“Does the scientist’s world conform to the real one? Nature usually answers this question with an emphatic ‘No!’ It has in fact been said that Nature delights in saying ‘No’ and only with the greatest reluctance condescends to reveal her secrets. For this reason the scientist’s life is not an easy one. However, on those rare occasions when his world does conform to the real one, and for this reason does throw light on the world around us, the rewards and the satisfactions are great and more than compensate for the many disappointments.” —HERBERT A. HAUPTMAN
In this memoir of a long, distinguished career devoted to scientific research, world-renowned mathematician Herbert A. Hauptman recounts both the joys and the disappointments of his lifelong quest to induce nature to “reveal her secrets.”
In 1985, Dr. Hauptman received the greatest honor that any scientist can receive, when the Royal Swedish Academy of Sciences awarded him and his colleague, Jerome Karle, the Nobel Prize in chemistry. Drs. Hauptman and Karle were recognized “for their outstanding achievements in the development of direct methods for the determination of crystal structures.” This work has proved to be of the greatest importance because it relates molecular structure to biological activity, thus permitting a better understanding of life processes and making possible the development of many new disease-fighting drugs. Dr. Hauptman vividly describes the difficulties of the mathematical work that led up to his discovery as well as his joy when he finally hit upon a method of unraveling the structure of crystals.
In addition, he provides a personal account of his background, family, his formative studies in high school and college, and the experiences that motivated him to pursue a life devoted to scientific research. A strong advocate of the naturalistic worldview and a critic of supernaturalism in any form, he reflects on the alleged compatibility of science and religion and emphasizes the importance of scientific understanding for contemporary civilization.
Complete with an appendix containing the original monograph (coauthored with Jerome Karle), which became the basis for their Nobel Prize-winning work, this fascinating and moving memoir offers important insights into the nature of scientific research and the value of the scientific outlook on life.
PRAISE FOR ON THE BEAUTY OF SCIENCE:
"Dr. Herbert A. Hauptman's seminal mathematical research has been most admired and consequently rewarded by the scientific world's highest prize: the Nobel Prize! A compendium of his work is a true contribution to science research, and should be a part of every mathematician's library."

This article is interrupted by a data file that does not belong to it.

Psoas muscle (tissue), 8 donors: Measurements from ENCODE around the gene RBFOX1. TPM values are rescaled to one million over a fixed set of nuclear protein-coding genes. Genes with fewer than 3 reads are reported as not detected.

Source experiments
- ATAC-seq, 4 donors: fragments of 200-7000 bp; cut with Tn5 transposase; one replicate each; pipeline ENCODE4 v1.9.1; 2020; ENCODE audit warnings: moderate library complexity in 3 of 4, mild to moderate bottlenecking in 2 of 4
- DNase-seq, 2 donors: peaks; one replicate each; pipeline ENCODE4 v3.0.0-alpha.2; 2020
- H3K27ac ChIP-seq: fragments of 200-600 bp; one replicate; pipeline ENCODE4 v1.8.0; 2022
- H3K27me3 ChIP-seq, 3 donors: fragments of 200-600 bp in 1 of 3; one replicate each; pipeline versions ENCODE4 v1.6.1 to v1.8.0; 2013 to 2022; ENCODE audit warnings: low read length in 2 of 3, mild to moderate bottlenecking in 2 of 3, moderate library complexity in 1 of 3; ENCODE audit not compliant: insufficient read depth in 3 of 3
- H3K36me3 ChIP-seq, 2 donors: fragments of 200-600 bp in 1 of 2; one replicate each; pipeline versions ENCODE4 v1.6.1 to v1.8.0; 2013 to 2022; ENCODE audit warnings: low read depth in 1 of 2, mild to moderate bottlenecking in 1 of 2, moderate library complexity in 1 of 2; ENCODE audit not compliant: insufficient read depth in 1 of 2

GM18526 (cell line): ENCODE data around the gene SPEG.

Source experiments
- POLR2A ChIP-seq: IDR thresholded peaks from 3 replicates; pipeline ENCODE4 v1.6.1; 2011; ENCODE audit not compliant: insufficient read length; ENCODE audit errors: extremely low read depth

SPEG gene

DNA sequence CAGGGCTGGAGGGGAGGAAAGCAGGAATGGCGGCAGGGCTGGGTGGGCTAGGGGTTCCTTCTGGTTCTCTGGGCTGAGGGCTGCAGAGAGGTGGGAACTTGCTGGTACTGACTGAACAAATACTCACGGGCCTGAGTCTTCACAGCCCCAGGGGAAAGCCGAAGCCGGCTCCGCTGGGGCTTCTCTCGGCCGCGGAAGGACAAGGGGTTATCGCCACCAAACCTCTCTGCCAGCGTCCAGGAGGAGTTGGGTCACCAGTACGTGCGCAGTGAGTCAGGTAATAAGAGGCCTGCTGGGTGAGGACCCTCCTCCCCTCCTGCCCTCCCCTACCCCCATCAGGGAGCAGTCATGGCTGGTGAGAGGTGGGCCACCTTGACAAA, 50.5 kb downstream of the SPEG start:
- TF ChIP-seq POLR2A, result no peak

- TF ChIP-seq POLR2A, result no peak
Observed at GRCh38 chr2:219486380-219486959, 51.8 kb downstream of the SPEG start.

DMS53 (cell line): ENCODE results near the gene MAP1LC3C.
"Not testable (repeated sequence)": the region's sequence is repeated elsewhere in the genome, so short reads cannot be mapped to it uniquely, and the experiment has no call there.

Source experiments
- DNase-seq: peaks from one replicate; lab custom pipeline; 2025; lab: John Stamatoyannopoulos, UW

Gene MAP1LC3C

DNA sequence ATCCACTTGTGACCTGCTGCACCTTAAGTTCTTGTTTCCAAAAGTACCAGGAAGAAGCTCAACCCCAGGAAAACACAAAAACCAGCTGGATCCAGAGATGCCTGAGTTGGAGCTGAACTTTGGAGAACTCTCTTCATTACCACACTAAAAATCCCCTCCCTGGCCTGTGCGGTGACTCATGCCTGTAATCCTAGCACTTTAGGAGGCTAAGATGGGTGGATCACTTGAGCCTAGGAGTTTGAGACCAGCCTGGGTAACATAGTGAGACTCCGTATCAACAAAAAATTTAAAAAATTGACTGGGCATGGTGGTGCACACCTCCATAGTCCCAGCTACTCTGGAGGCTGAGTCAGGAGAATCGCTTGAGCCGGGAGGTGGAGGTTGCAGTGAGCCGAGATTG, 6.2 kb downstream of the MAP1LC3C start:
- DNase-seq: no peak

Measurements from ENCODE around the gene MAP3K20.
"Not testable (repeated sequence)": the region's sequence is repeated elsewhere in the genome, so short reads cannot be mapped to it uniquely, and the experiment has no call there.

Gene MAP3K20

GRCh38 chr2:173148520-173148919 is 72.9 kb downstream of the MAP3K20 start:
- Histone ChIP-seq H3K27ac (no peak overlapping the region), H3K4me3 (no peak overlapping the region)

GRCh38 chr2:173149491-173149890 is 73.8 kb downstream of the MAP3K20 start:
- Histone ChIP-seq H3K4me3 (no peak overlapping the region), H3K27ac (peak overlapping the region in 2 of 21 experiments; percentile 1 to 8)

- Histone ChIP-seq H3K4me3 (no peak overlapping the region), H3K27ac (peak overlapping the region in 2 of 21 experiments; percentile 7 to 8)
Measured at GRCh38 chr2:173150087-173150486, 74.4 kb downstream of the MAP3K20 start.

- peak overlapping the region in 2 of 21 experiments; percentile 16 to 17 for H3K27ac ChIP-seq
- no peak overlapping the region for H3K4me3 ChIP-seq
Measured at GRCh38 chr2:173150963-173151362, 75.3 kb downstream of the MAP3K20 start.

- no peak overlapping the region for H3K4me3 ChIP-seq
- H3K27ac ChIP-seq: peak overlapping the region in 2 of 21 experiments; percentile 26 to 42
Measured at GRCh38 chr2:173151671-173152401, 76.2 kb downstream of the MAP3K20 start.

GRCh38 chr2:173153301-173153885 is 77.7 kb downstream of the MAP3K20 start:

PROF. DR. HANS K. KAISER
Vice-rector for Academic Affairs
Professor of Mathematics
Vienna University of Technology
“The City College of New York’s class of 1937 produced an amazing group of three Nobel laureates, of which Dr. Herbert A. Hauptman was one. Yet, he was the only one who won the prize in a field (chemistry) that was not his major area of study. He was a math major — and consequently the first mathematician to win a Nobel Prize. This book reflects his life story — including his memorable years at the City College. Both scientists and the general public will find this brilliant man’s life story fascinating.”
DR. GREGORY H. WILLIAMS
President, The City College of New York
The City University of New York
“While autobiographies can often be a ‘filtered’ version of one’s life story, this one is clearly unfiltered — written by a modest and most honest man. The open style of Dr. Hauptman’s life story is fascinating and gives clear insight into this unusually brilliant man’s rearing and education. Having worked with Dr. Hauptman on several books, I can attest to the veracity of much of what he has written. The second half of the book — his Nobel Prize–winning work — speaks for itself. In short, the book is true a pleasure to read!”
ALFRED S. POSAMENTIER
Dean, The School of Education
Professor of Mathematics Education
The City College of New York
The City University of New York
Book Binding: Hardcover
Shipping Weight: 1lbs
Herbert A. Hauptman (Buffalo, NY) is president of the Hauptman-Woodward Medical Research Institute, research professor in the Department of Biophysical Sciences, and adjunct professor in the Department of Computer Science at the University at Buffalo. Besides the Nobel Prize in Chemistry, Dr. Hauptman has received many other honors, including election to the National Academy of Sciences. He is the author of more than 170 publications.